|Publication number||US6178752 B1|
|Application number||US 09/046,903|
|Publication date||Jan 30, 2001|
|Filing date||Mar 24, 1998|
|Priority date||Mar 24, 1998|
|Also published as||CA2266818A1, CA2266818C, CN1111668C, CN1234483A, DE69920088D1, DE69920088T2, EP0945677A2, EP0945677A3, EP0945677B1|
|Publication number||046903, 09046903, US 6178752 B1, US 6178752B1, US-B1-6178752, US6178752 B1, US6178752B1|
|Inventors||Stephen A. Morford|
|Original Assignee||United Technologies Corporation|
|Export Citation||BiBTeX, EndNote, RefMan|
|Patent Citations (10), Referenced by (17), Classifications (20), Legal Events (4)|
|External Links: USPTO, USPTO Assignment, Espacenet|
This application contains subject matter related to commonly owned copending U.S. patent application Ser. No. 08/771,408 entitled “Flame Disgorging Two Stream Tangential Entry Nozzle” filed on Dec. 20, 1996, U.S. Ser. No. 08/771,409 entitled “Method of Disgorging Flames from a Two Stream Tangential Entry Nozzle” filed on Dec. 20, 1996 and U.S. Ser. No. 08/991,032 entitled “Bluff Body Premixing Fuel Injector and Method for Premixing Fuel and Air”, filed on Dec. 15, 1997.
This invention relates to premixing fuel injectors for gas turbine engine combustion chambers, and particularly to an injector having an advanced cooling arrangement that improves injector durability and enhances combustion flame stability without increasing carbon monoxide emissions.
Combustion of fossil fuels produces a number of undesirable pollutants including oxides of nitrogen (NOx) and carbon monoxide (CO). Environmental degradation attributable to NOx and CO has become a matter of increasing concern, leading to intense interest in suppressing NOx and CO formation in fuel burning devices.
One of the principal strategies for inhibiting NOx formation is to burn a fuel-air mixture that is both stoichiometrically lean and thoroughly blended. Lean stoichiometry and thorough blending keep the combustion flame temperature uniformly low—a prerequisite for inhibiting NOx formation. One type of fuel injector that produces a lean, thoroughly blended fuel-air mixture is a tangential entry injector. Examples of tangential entry fuel injectors for gas turbine engines are provided in U.S. Pat. Nos. 5,307,643, 5,402,633, 5,461,865 and 5,479,773, all of which are assigned to the assignee of the present application. These fuel injectors have a mixing chamber radially outwardly bounded by a pair of cylindrical-arc, offset scrolls. Adjacent ends of the scrolls define air admission slots for admitting air tangentially into the mixing chamber. An array of fuel injection passages extends axially along the length of each slot. A fuel injector centerbody extends aftwardly from the forward end of the injector to define the radially inner boundary of the mixing chamber. The centerbody may include provisions for introducing additional fuel into the mixing chamber. During engine operation, a stream of combustion air enters the mixing chamber tangentially through the air admission slots while fuel is injected into the air stream through each of the fuel injection passages. The fuel and air swirl around the centerbody and become intimately and uniformly intermixed in the mixing chamber. The fuel-air mixture flows axially aftwardly and is discharged into an engine combustion chamber where the mixture is ignited and burned. The intimate, uniform premixing of the fuel and air in the mixing chamber inhibits NOx formation by ensuring a uniformly low combustion flame temperature.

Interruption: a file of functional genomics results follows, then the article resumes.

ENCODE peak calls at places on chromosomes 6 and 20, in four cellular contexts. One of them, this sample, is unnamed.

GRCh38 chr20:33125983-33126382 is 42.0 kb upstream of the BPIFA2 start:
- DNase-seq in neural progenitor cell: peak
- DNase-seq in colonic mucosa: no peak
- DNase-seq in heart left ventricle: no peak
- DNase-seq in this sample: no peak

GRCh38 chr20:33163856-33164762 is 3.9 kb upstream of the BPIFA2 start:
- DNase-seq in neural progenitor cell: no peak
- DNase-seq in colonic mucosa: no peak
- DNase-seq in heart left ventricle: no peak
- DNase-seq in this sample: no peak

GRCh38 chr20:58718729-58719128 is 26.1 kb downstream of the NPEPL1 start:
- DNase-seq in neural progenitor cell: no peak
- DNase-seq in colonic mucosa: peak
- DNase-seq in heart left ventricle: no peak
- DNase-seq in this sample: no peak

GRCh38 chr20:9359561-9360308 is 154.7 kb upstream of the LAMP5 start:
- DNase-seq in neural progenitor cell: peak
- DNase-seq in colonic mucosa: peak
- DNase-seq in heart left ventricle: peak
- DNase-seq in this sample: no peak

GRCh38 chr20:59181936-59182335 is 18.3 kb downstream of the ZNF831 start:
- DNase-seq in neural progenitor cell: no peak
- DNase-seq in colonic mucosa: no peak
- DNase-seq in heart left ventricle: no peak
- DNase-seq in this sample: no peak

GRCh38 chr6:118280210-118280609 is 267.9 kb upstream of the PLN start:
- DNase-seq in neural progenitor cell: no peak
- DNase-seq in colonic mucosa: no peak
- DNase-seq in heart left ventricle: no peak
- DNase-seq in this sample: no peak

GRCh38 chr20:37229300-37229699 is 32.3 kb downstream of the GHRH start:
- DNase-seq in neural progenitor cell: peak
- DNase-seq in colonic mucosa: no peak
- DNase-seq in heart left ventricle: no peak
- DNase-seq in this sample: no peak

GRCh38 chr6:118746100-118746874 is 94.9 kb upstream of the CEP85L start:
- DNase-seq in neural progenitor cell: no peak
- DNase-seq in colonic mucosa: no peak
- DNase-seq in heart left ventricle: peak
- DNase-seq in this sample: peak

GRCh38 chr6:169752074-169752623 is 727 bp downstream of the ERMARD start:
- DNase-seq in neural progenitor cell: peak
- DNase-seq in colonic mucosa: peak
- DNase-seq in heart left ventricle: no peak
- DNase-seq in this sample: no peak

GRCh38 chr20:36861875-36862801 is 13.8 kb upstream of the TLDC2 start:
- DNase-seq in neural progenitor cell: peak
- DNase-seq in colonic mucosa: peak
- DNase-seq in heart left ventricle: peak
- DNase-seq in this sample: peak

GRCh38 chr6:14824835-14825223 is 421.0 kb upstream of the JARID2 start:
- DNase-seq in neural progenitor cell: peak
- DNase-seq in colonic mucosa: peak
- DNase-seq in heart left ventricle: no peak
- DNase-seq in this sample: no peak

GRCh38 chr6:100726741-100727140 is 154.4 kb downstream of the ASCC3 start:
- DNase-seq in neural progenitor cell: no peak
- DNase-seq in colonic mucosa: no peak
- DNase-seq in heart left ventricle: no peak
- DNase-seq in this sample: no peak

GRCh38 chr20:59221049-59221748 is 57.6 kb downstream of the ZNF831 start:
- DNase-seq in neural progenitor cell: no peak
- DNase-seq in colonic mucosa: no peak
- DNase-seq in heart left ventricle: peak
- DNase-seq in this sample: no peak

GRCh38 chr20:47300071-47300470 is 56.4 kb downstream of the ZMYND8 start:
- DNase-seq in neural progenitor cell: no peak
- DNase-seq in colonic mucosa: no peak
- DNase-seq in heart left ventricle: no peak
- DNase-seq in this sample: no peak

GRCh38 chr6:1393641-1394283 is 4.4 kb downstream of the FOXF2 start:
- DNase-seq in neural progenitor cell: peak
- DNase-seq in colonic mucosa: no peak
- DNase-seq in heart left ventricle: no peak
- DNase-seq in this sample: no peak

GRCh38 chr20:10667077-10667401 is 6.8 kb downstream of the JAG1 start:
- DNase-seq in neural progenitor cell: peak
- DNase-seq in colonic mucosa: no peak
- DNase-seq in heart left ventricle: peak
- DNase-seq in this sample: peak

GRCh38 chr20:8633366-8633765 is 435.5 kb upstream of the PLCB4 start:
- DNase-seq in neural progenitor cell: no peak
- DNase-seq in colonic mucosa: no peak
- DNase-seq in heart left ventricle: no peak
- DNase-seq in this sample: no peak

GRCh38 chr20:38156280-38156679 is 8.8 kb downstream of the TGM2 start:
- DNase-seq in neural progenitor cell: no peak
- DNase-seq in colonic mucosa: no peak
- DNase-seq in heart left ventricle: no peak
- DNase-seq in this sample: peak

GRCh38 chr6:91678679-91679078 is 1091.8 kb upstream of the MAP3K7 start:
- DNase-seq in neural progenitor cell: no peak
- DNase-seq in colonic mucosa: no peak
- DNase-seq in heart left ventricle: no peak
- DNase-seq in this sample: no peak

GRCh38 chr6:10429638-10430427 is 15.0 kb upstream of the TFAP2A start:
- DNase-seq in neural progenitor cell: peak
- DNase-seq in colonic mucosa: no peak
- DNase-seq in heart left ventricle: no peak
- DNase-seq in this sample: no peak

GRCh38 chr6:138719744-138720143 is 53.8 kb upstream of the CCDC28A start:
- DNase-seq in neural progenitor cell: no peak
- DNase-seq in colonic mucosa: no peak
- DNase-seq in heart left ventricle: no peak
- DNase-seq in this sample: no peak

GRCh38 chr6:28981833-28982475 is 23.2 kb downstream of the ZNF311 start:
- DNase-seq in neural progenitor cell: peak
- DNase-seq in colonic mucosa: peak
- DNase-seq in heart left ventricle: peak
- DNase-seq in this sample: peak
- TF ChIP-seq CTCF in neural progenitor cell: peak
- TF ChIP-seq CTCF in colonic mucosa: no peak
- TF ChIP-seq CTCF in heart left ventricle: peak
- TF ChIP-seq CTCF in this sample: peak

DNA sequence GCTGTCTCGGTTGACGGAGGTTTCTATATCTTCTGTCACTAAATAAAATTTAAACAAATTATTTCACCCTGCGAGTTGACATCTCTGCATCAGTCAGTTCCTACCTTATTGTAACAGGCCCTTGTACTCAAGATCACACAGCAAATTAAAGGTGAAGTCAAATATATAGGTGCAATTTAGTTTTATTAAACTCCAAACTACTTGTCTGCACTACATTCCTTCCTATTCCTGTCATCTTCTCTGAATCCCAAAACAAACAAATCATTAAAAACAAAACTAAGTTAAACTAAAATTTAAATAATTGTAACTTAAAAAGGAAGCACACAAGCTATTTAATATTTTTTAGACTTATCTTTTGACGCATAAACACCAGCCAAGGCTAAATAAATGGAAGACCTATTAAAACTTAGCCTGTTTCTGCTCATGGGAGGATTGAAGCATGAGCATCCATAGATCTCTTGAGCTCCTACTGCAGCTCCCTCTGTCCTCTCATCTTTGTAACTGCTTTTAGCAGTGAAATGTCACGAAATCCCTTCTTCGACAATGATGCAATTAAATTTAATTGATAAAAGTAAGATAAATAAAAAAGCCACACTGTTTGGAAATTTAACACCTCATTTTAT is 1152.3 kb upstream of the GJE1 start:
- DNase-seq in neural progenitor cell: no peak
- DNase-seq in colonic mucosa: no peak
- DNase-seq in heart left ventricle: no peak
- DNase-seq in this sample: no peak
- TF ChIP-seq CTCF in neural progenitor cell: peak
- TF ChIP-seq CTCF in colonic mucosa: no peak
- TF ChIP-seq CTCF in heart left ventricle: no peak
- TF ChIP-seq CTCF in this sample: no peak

Despite the many merits of the tangential entry injectors referred to above, they are not without certain shortcomings. One shortcoming is that the fuel-air mixture in the mixing chamber can encourage the combustion flame to migrate into the mixing chamber where the flame can quickly damage the scrolls and centerbody. A second shortcoming is related to the flame's tendency to be spatially and temporally unstable even if it remains outside the mixing chamber. This flame instability, which is formally known as an aero-thermal acoustic resonance, is manifested by fluctuations in the position of the flame and accompanying, low frequency pressure oscillations. The repetitive character of the pressure oscillations can stress the combustion chamber, compromising its structural integrity and reducing its useful life. An improved tangential entry fuel injector that addresses these shortcomings is described in U.S. patent application Ser. No. 08/991,032 filed on Dec. 15, 1997 and assigned to the assignee of the present application. The disclosed injector includes a unique array of fuel injection passages for injecting fuel into the tangentially entering airstream, and an aerodynamically contoured centerbody featuring a bluff tip aligned with the injector's discharge plane. Fuel and air discharge openings extend through the centerbody tip for discharging jets of fuel and air into the combustion chamber at the injector discharge plane. The passage array and centerbody shape cooperate to resist flame ingestion and disgorge any flame that becomes ingested. The bluff, fueled tip provides a surface for anchoring the combustion flame, improving the flame's stability and further counteracting any tendency of the flame to migrate into the mixing chamber. The air flowing through the air discharge openings in the tip helps to support combustion and cool the tip.